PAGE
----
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New Company Taps Alternative, Cult Content

7 Apr, 2003 By: Jessica Wolf

Tapping into subculture programming is an exciting challenge, but marketing the product in a way that captures the core audience as well as mass consumers is a real feat, said Eric Boyd, president of the newly formed Rise Above Entertainment.

Rise Above Entertainment, a sub-label of Video Action Sports, will focus on alternative, extreme-subculture or counterculture reality topics that may not fall into the regular Video Action Sports arena, as well as cult favorites, Boyd said.

Already available from Rise Above are street-skateboarding antics with Pritchard vs. Dainton, no-holds-barred fighting with Rites of Passage and underground street-racing action with Mischief and Mischief 3000.

Coming up are American Misfits, featuring Wee Man from MTV's “Jackass,” and a pool-skateboarding documentary.

A recent acquisition for the burgeoning label is the “El Santo” series, starring Mexican Cinema's 1960s-1970s professional wrestler-turned-action-hero.

“He's a pretty big deal in cult cinema,” Boyd said. “He's the Hispanic Batman.”

Rise Above will launch the line with the cult superhero's first U.S.-released film, Extraterrestrial, which stars the son of the original actor who appeared in more than 50 “El Santo” films. Extraterrestrial streets May 6 to coincide with Cinco de Mayo and features deleted scenes, a special effects documentary, a director's interview and footage from the theatrical premiere.

Beginning June 10, Rise Above plans two releases each month from The Santo Collection, featuring uncovered or never-seen-in-the-U.S. “Santo” titles.

Rise Above product will come from acquisitions and organic productions, Boyd said. And the company asks its producers to keep the content real, he added. Rise Above wants productions that express the hardcore alternative, reality and lifestyle stories that are already a part of society and pop culture rather than programs that fill a concept, he said.

“That's what Rise Above is,” Boyd said. “It's documenting the reality of a specific genre. We're documenting society and it's nothing new, it's just that what we're documenting isn't the cop chase.”

Then, through a lot of guerrilla marketing tactics, Rise Above targets its core viewers and works with distributor Ventura's muscle to bring them to the mass market, Boyd said. Rise Above's tagline is: “We will lead, they will follow.”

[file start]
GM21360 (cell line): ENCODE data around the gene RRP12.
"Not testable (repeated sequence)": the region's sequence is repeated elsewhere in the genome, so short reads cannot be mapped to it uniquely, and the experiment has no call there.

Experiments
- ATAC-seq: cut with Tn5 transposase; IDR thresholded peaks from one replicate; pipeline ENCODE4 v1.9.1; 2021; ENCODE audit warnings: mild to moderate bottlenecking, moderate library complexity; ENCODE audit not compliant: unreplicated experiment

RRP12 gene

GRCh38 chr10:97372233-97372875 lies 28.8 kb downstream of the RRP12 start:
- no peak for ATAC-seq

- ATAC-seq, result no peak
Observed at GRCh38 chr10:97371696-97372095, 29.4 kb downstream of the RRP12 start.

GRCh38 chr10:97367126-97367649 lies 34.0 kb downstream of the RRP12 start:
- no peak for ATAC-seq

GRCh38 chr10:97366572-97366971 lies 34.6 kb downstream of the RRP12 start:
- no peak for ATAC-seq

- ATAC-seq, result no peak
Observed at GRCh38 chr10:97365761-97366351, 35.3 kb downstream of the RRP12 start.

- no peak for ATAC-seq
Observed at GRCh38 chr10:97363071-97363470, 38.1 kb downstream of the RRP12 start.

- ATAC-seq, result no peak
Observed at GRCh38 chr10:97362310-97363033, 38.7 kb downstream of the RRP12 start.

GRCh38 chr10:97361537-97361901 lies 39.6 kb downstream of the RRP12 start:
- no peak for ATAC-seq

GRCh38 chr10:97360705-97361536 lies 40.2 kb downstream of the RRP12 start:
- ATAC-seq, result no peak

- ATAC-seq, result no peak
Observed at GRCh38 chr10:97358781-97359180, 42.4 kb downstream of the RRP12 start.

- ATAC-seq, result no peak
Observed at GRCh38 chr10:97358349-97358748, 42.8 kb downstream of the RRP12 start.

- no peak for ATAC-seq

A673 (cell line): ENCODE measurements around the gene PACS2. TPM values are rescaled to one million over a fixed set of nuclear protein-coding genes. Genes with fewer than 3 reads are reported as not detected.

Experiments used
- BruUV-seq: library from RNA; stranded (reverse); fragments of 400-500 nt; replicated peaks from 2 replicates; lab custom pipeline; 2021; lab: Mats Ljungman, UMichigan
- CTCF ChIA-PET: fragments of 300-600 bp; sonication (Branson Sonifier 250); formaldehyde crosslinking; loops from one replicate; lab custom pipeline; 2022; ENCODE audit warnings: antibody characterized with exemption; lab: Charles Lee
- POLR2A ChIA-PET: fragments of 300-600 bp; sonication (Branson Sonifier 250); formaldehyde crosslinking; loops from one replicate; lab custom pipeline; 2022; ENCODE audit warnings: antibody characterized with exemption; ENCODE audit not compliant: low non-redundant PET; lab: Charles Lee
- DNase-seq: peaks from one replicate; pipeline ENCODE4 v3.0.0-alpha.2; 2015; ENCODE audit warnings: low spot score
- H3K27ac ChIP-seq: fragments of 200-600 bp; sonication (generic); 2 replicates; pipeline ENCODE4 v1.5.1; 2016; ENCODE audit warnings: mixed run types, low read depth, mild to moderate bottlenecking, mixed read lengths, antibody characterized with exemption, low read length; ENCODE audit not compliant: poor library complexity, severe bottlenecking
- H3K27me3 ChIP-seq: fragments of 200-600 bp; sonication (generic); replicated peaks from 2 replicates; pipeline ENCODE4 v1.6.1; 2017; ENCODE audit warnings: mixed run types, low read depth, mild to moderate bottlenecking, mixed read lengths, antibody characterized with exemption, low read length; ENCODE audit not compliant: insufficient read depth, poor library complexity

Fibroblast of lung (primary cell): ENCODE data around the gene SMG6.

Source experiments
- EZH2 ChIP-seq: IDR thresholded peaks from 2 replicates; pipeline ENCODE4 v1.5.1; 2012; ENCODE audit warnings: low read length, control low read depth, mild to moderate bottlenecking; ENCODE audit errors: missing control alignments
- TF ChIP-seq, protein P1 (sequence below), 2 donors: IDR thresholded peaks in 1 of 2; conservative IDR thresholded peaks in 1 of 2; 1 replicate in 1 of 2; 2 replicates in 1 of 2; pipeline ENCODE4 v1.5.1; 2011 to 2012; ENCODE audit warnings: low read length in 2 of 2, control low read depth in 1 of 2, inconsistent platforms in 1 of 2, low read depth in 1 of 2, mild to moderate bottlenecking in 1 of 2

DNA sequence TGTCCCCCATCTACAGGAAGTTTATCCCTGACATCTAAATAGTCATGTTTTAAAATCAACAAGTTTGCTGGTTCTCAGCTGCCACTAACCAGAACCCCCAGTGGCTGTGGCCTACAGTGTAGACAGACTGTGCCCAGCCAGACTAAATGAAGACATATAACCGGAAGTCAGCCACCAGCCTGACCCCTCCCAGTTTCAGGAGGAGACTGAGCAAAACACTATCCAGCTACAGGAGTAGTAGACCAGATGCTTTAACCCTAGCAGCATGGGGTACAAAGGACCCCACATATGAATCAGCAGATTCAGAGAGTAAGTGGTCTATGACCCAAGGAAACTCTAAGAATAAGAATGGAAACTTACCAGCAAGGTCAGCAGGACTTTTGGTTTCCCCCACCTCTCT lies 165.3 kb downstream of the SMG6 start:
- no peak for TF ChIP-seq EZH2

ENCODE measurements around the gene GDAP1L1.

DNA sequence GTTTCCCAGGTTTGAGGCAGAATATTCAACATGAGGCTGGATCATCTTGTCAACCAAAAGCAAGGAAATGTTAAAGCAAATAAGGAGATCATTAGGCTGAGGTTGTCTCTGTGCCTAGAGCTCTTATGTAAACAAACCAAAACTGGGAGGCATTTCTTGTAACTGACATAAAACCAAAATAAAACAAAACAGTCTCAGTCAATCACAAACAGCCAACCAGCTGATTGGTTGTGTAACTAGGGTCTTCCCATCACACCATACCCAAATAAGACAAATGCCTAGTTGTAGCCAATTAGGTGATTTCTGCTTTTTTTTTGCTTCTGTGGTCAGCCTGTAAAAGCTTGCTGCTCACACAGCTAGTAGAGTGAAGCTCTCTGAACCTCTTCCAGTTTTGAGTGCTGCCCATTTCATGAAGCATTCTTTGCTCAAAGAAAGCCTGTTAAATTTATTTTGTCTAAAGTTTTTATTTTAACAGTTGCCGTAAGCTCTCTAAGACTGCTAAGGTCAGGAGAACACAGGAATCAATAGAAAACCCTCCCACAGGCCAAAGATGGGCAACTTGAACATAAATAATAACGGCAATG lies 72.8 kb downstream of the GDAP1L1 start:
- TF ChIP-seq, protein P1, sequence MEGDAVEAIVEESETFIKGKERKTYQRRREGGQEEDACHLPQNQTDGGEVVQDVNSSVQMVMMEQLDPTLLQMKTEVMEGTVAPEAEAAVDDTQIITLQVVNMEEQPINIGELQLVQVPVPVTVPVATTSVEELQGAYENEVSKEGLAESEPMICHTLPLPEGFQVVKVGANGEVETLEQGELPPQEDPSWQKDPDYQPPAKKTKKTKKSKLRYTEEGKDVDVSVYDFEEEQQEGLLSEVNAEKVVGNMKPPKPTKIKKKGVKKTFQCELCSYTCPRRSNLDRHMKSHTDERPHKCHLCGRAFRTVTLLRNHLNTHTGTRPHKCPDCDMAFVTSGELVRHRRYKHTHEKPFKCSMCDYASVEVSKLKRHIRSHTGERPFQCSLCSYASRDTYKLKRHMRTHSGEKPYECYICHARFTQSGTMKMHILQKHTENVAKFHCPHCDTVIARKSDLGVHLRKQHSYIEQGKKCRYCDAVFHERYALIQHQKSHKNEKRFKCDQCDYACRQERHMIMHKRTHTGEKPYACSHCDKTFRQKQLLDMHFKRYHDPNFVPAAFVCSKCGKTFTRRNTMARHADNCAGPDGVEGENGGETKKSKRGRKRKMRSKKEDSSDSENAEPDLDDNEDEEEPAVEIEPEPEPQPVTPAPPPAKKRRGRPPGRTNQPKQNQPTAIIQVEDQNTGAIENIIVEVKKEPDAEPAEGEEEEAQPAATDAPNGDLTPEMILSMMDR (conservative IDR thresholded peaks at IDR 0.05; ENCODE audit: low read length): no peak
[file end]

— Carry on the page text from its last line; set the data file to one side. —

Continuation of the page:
“Our finger's on the pulse because we live and breathe the core marketplace,” Boyd said. “We're hitting this demo that's kind of a mystery. It's not a mystery who they are; it's how to penetrate them -- it's Gen Y and Gen X. At the same time, it's our responsibility to make it available to the mass audience.”

Thinking about the different audiences for Rise Above's cultish product is integral to every step of the process, from production to marketing to retail placement, Boyd said.

“There are definitely two different marketplaces, two different consumers,” he said. “There's the core consumer who's going to associate himself with the retailer who helps create the image, and then there's the consumer who wants to buy into that image.”

But don't call the reality genre in which they live and breathe a trend, Boyd said.

“People who aren't savvy with this content consider it a trend,” he said. “But it isn't a trend, it's a lifestyle, and it's inevitable that this type of content is going to have its own category. Action sports and alternative content aren't going anywhere.”

DVD opens up even more doors for this type of content, thanks to its ability to incorporate music elements or extra features that delve deeper into the subculture, Boyd said.

Rise Above started as Boyd's alternative sports clothing company and has evolved into video productions.

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